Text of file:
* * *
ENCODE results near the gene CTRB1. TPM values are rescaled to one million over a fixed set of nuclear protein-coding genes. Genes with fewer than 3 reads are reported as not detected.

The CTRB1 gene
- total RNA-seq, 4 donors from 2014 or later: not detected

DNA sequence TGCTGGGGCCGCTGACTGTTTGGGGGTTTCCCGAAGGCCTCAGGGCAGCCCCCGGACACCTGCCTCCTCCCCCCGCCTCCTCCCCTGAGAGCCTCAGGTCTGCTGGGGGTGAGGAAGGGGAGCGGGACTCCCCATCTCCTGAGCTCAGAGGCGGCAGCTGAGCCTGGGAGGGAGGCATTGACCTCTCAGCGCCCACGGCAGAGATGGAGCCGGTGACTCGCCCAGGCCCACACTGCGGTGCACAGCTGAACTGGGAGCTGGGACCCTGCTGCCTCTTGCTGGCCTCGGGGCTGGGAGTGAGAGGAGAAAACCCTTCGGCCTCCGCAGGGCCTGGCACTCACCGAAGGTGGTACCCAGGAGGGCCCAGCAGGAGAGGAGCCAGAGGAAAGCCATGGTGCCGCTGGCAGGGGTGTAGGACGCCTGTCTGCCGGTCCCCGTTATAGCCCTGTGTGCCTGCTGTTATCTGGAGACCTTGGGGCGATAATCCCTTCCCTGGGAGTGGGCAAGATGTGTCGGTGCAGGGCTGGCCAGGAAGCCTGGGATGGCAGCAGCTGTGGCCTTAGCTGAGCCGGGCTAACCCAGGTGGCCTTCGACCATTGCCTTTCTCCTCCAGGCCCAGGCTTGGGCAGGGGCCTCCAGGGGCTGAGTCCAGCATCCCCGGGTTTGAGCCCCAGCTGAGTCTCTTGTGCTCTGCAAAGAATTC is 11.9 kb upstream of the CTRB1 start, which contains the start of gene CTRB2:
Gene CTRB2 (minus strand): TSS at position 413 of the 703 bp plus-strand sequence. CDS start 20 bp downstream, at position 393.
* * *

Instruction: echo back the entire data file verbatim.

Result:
ENCODE results near the gene CTRB1. TPM values are rescaled to one million over a fixed set of nuclear protein-coding genes. Genes with fewer than 3 reads are reported as not detected.

The CTRB1 gene
- total RNA-seq, 4 donors from 2014 or later: not detected

DNA sequence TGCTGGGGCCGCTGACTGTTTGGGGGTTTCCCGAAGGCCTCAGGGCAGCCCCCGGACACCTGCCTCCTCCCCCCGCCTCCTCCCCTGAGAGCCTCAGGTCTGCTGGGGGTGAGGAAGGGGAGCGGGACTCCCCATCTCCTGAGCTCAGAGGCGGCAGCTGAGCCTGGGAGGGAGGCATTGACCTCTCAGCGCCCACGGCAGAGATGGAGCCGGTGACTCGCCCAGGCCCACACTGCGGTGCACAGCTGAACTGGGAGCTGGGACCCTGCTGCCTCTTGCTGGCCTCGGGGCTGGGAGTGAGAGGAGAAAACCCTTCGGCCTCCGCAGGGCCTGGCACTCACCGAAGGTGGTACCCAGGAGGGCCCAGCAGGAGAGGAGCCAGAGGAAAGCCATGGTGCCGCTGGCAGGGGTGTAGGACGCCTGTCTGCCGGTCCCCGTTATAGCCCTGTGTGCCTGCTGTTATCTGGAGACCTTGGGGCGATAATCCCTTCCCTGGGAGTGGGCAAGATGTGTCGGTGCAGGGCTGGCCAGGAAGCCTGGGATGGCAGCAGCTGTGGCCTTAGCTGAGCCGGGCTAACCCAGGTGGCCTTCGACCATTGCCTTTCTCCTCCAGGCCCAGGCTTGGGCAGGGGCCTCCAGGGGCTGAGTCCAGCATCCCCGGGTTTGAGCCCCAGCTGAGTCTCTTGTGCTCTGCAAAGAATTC is 11.9 kb upstream of the CTRB1 start, which contains the start of gene CTRB2:
Gene CTRB2 (minus strand): TSS at position 413 of the 703 bp plus-strand sequence. CDS start 20 bp downstream, at position 393.